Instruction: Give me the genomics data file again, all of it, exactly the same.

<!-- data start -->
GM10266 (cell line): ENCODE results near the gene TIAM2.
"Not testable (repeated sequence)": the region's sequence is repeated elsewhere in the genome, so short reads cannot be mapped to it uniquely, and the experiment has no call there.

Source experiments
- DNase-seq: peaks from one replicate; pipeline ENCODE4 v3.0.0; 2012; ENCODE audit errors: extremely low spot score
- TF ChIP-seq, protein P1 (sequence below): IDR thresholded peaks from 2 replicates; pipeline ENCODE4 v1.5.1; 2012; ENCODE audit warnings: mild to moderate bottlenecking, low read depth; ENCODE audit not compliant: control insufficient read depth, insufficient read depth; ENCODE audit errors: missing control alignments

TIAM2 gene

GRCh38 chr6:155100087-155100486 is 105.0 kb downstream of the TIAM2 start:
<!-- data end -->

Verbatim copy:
GM10266 (cell line): ENCODE results near the gene TIAM2.
"Not testable (repeated sequence)": the region's sequence is repeated elsewhere in the genome, so short reads cannot be mapped to it uniquely, and the experiment has no call there.

Source experiments
- DNase-seq: peaks from one replicate; pipeline ENCODE4 v3.0.0; 2012; ENCODE audit errors: extremely low spot score
- TF ChIP-seq, protein P1 (sequence below): IDR thresholded peaks from 2 replicates; pipeline ENCODE4 v1.5.1; 2012; ENCODE audit warnings: mild to moderate bottlenecking, low read depth; ENCODE audit not compliant: control insufficient read depth, insufficient read depth; ENCODE audit errors: missing control alignments

TIAM2 gene

GRCh38 chr6:155100087-155100486 is 105.0 kb downstream of the TIAM2 start: